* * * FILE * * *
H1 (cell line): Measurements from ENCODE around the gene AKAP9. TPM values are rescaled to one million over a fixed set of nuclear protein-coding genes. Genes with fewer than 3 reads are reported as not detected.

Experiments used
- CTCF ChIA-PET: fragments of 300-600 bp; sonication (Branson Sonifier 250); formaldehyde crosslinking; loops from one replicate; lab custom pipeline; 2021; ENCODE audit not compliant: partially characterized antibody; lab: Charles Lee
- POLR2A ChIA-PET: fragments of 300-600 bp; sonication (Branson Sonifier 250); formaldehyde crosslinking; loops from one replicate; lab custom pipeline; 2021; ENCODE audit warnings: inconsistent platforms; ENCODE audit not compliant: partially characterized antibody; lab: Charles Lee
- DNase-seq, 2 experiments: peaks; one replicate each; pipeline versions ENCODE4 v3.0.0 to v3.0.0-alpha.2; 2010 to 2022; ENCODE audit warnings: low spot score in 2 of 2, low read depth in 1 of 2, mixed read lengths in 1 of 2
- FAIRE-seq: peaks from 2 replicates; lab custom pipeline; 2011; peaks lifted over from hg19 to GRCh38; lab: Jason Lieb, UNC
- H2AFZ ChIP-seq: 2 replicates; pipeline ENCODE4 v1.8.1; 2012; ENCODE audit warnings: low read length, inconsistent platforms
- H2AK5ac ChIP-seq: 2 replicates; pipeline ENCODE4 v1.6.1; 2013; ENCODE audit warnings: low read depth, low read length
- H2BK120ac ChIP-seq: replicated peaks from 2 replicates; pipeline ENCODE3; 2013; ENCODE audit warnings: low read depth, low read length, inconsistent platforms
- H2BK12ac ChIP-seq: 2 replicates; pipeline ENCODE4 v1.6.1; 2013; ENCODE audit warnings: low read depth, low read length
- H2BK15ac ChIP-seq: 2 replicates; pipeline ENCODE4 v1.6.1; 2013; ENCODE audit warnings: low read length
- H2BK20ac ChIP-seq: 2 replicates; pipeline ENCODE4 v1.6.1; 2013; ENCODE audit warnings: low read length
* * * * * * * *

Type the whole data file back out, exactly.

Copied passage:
H1 (cell line): Measurements from ENCODE around the gene AKAP9. TPM values are rescaled to one million over a fixed set of nuclear protein-coding genes. Genes with fewer than 3 reads are reported as not detected.

Experiments used
- CTCF ChIA-PET: fragments of 300-600 bp; sonication (Branson Sonifier 250); formaldehyde crosslinking; loops from one replicate; lab custom pipeline; 2021; ENCODE audit not compliant: partially characterized antibody; lab: Charles Lee
- POLR2A ChIA-PET: fragments of 300-600 bp; sonication (Branson Sonifier 250); formaldehyde crosslinking; loops from one replicate; lab custom pipeline; 2021; ENCODE audit warnings: inconsistent platforms; ENCODE audit not compliant: partially characterized antibody; lab: Charles Lee
- DNase-seq, 2 experiments: peaks; one replicate each; pipeline versions ENCODE4 v3.0.0 to v3.0.0-alpha.2; 2010 to 2022; ENCODE audit warnings: low spot score in 2 of 2, low read depth in 1 of 2, mixed read lengths in 1 of 2
- FAIRE-seq: peaks from 2 replicates; lab custom pipeline; 2011; peaks lifted over from hg19 to GRCh38; lab: Jason Lieb, UNC
- H2AFZ ChIP-seq: 2 replicates; pipeline ENCODE4 v1.8.1; 2012; ENCODE audit warnings: low read length, inconsistent platforms
- H2AK5ac ChIP-seq: 2 replicates; pipeline ENCODE4 v1.6.1; 2013; ENCODE audit warnings: low read depth, low read length
- H2BK120ac ChIP-seq: replicated peaks from 2 replicates; pipeline ENCODE3; 2013; ENCODE audit warnings: low read depth, low read length, inconsistent platforms
- H2BK12ac ChIP-seq: 2 replicates; pipeline ENCODE4 v1.6.1; 2013; ENCODE audit warnings: low read depth, low read length
- H2BK15ac ChIP-seq: 2 replicates; pipeline ENCODE4 v1.6.1; 2013; ENCODE audit warnings: low read length
- H2BK20ac ChIP-seq: 2 replicates; pipeline ENCODE4 v1.6.1; 2013; ENCODE audit warnings: low read length